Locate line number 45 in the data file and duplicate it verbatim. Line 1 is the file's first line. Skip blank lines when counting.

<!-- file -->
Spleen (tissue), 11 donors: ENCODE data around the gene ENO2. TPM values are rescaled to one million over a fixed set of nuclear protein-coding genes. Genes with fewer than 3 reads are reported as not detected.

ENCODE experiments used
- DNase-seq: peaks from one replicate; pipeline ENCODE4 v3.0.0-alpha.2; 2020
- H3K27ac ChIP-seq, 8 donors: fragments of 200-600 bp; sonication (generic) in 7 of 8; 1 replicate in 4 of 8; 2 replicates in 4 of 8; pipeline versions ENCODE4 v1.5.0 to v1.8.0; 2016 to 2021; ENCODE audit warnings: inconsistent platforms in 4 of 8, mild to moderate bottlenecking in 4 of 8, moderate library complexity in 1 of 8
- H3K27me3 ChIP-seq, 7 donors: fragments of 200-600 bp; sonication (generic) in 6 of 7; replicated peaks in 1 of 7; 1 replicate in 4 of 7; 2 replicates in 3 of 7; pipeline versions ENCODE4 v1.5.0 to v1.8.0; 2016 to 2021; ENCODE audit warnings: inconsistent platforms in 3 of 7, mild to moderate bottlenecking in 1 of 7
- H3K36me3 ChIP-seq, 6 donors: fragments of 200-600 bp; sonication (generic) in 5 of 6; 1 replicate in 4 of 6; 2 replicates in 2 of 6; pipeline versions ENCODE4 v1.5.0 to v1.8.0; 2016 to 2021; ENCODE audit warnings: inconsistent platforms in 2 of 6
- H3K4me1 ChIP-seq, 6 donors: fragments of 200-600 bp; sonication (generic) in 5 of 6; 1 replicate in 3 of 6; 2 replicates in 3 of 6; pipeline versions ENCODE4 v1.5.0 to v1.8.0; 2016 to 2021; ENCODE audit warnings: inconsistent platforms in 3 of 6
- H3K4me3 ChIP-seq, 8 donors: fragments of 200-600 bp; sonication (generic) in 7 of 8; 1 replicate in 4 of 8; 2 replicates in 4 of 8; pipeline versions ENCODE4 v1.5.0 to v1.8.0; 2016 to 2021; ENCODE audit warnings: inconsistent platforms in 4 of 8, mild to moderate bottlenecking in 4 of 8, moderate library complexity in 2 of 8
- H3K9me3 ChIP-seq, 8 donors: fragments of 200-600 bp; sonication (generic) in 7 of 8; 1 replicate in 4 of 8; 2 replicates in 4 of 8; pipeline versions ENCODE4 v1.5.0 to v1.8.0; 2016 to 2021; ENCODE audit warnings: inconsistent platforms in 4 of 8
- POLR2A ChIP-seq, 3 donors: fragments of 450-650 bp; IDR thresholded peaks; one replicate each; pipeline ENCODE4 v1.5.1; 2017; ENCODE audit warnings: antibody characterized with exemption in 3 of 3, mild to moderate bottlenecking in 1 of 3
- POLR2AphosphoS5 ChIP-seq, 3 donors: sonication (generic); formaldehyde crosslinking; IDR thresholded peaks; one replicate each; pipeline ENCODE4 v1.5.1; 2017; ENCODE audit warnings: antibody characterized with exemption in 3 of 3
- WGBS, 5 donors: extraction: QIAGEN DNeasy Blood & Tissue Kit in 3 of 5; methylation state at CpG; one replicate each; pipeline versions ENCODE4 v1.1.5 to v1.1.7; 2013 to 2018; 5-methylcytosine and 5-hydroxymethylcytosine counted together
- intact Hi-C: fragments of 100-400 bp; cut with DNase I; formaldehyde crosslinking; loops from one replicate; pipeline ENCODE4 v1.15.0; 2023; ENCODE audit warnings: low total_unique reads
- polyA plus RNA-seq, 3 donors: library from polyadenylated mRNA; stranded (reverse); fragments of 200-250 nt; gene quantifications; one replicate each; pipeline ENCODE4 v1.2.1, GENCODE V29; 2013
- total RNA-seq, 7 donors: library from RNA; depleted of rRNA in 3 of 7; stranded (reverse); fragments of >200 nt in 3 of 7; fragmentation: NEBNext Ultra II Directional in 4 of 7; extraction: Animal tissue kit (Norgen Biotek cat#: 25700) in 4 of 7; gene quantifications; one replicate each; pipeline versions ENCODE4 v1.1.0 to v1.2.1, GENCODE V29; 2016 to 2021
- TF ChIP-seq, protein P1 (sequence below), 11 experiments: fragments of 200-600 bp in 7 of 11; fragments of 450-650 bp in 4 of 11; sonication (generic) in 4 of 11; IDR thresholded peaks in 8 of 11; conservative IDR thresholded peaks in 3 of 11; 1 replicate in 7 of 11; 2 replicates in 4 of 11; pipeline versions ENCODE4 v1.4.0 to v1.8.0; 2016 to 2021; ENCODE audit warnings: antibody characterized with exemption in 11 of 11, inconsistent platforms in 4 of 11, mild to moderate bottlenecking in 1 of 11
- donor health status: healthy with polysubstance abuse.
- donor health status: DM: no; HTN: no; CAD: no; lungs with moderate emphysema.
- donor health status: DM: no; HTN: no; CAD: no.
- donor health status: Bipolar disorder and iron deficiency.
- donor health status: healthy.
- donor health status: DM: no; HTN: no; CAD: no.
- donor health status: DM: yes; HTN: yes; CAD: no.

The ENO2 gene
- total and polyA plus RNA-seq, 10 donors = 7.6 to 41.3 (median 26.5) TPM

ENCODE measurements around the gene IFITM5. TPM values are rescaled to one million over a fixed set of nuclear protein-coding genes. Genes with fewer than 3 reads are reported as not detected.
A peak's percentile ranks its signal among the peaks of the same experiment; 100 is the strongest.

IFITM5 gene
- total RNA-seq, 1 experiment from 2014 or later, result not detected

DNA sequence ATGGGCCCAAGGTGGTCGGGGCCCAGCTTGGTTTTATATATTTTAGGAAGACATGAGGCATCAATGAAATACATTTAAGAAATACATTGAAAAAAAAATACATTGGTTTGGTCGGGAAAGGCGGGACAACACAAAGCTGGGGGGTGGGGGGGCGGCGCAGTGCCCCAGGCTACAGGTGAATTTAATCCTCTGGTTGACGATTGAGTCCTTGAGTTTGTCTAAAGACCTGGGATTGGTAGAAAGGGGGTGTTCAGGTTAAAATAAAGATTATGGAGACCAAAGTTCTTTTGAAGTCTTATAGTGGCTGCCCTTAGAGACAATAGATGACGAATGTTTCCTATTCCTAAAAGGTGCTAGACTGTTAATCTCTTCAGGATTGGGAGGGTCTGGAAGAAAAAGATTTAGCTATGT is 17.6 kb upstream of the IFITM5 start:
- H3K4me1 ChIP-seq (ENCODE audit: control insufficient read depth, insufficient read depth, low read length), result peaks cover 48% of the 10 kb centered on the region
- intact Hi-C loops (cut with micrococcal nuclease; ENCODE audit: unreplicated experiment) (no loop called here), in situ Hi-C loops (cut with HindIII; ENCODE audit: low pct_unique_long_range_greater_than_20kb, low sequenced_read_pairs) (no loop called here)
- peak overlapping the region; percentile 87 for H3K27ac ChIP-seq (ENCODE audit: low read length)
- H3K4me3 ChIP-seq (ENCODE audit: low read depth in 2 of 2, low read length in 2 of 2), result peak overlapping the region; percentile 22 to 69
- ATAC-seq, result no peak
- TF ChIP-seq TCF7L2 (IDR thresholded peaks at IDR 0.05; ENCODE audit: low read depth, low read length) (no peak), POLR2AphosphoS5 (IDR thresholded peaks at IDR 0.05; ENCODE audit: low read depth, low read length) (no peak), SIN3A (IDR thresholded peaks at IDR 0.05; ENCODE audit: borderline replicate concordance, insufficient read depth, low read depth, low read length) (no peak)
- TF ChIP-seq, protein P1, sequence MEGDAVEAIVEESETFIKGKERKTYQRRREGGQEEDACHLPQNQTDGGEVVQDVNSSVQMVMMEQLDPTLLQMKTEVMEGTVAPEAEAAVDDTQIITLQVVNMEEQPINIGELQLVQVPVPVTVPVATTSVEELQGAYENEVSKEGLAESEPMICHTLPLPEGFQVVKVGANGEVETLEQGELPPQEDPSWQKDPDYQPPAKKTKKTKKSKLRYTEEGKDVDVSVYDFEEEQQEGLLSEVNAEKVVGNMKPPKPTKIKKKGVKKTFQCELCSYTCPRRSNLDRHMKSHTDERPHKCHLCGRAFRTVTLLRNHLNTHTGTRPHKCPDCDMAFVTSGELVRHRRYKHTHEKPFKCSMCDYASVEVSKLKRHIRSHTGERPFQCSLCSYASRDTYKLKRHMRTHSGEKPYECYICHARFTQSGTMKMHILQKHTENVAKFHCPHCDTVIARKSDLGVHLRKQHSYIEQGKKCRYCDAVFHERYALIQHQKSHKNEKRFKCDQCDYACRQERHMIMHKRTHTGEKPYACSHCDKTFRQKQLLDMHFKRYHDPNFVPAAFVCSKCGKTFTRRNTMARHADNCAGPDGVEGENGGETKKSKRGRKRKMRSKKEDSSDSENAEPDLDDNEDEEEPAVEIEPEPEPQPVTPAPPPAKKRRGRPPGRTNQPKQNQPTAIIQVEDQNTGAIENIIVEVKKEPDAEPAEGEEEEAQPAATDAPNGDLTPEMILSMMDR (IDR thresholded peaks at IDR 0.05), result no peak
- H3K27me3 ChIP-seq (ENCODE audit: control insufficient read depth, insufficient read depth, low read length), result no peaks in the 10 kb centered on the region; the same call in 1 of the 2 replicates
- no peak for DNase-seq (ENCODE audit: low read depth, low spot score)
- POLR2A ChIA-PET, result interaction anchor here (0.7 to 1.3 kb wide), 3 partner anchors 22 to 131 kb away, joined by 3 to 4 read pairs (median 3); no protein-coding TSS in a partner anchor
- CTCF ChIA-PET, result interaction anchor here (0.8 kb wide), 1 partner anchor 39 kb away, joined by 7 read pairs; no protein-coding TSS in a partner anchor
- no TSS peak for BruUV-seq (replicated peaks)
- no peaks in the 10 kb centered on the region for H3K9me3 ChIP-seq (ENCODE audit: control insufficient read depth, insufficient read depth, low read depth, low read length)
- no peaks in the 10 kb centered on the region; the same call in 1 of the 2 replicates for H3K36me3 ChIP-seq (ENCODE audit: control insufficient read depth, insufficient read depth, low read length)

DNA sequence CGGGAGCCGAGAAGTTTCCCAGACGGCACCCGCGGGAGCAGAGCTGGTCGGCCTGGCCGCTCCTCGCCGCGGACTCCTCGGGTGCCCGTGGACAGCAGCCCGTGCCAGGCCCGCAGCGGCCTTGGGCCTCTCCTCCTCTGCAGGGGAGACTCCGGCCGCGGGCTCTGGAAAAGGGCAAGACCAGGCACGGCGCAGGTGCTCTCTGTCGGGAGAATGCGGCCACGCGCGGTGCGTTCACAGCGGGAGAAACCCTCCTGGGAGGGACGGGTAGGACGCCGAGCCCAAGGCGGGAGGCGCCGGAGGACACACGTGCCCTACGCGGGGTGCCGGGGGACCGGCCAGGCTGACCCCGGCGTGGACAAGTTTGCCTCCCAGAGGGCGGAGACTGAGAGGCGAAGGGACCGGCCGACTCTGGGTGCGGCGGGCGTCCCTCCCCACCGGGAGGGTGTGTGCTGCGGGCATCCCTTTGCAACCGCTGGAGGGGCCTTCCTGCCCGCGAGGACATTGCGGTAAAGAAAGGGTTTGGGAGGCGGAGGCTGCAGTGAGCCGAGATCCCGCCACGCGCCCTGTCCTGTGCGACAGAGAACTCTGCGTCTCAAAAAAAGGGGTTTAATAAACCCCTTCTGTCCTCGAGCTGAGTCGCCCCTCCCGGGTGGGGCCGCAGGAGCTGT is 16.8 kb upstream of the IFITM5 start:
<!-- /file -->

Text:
DNA sequence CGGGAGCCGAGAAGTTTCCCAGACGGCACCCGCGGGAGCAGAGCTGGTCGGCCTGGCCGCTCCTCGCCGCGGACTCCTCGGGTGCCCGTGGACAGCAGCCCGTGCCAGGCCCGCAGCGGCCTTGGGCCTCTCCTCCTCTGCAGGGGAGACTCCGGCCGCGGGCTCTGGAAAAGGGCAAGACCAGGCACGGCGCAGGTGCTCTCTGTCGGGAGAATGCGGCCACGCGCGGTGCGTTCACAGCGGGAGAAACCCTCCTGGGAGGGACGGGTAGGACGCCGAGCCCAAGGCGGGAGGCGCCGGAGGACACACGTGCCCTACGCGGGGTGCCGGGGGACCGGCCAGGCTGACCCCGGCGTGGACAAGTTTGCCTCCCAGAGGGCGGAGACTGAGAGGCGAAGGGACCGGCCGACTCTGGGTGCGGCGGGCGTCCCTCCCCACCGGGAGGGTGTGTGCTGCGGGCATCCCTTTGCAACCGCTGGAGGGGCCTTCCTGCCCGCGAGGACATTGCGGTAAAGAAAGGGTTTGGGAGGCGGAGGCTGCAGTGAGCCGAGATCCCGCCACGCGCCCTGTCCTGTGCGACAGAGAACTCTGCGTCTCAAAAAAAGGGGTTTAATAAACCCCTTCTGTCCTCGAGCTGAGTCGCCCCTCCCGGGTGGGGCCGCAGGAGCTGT is 16.8 kb upstream of the IFITM5 start: